Injunction junction, what’s your function?

Yolo County District Attorney Jeff Reisig promising to kick crime’s ass.

Yolo County District Attorney Jeff Reisig promising to kick crime’s ass.

Photo by Larry Dalton

After five years, Yolo County District Attorney Jeff Reisig has almost, almost, come up with some gang-suppression tools that don’t blatantly violate the Constitution.

But not quite.

Earlier this month, the state court of appeals upheld several parts of Reisig’s latest iteration of a controversial civil injunction against the so-called Broderick Boys street gang of West Sacramento. To hear Reisig tell it, the B.B. are a sophisticated and violent organization, almost a terrorist group, with ties to the Nuestra Familia prison gang. Or it could be a figment of Reisig’s politically overheated imagination. As one friend who grew up in Broderick recently put it, “It’s complete bullshit.”

The injunction applies inside a 3-square-mile “safety zone” that roughly overlaps the working-class neighborhoods of Broderick and Bryte. And it gives West Sac police carte blanche to arrest alleged gang members—inside the safety zone—who are seen loitering, or violating curfew, or associating with other people identified by police as gang members.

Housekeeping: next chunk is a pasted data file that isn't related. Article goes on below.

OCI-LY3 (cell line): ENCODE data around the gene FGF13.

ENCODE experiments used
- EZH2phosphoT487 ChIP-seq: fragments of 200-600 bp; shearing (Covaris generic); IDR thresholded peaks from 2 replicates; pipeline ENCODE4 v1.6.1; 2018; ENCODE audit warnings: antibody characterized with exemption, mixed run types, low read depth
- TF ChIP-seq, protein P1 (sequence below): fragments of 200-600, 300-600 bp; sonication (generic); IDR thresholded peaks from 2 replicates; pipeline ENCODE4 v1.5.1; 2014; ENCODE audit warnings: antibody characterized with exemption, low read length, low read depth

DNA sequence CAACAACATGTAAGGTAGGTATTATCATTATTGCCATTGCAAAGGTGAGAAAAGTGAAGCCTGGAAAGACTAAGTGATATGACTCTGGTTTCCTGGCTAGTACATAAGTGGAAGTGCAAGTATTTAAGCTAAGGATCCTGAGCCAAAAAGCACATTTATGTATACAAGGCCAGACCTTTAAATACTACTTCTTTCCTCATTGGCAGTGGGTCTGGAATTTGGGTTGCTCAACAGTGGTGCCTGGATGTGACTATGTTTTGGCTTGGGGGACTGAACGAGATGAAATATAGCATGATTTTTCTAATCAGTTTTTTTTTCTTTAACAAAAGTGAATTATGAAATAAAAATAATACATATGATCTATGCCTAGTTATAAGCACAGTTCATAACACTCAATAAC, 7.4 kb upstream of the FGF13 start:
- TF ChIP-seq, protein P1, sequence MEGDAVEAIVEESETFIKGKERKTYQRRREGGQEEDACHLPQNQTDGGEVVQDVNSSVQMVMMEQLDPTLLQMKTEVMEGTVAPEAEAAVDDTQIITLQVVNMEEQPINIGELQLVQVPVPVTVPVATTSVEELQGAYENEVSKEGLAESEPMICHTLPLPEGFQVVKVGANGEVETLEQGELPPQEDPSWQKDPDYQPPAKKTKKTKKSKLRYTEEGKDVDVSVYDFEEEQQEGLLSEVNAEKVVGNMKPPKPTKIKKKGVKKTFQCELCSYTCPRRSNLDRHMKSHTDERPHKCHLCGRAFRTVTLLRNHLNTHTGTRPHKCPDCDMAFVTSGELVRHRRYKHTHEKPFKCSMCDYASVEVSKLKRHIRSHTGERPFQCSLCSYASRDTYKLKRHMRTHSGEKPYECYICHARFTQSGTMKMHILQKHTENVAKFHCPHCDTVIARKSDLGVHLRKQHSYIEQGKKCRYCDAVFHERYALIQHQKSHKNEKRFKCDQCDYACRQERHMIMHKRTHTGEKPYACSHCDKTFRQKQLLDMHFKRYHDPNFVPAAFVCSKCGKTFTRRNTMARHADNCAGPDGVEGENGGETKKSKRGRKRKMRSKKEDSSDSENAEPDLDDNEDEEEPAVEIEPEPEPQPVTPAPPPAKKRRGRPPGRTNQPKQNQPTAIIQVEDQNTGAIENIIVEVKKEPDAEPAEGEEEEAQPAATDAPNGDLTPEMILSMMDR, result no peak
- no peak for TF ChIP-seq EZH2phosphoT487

The law gives police an awful lot of discretion in determining who’s a gang member and who’s not. Not surprisingly, a lot of people in Broderick and Bryte say Reisig is just codifying police harassment of young Latinos. And more than a few see it as a gentrification tool.

An earlier version of the law was struck down as unconstitutional because Reisig decided not to serve any of the alleged gang members with notice that he was seeking the injunction. Well, OK, he served one guy, who actually lived in Rancho Cordova at the time. Whoops.

This one is still problematic, the appeals court found, because it’s so broadly written that cops could come and arrest a supposed gang member whose only crime was eating in a restaurant where beer or wine is sold, or shopping in a store where prescription drugs are sold. Whoops. The court told Reisig he’d have to fix that, but upheld the bulk of the measure.

This is just a preliminary injunction. The district attorney still has to prove in court that a permanent injunction is warranted. Along the way, the courts will have to settle the question of whether the Broderick Boys gang really exists, and whether it’s the vast criminal enterprise that Reisig makes it out to be. Whether the people of Broderick and Bryte actually want Reisig’s help with their supposed gang problem, that’s a whole other question.

Compiled from Snog.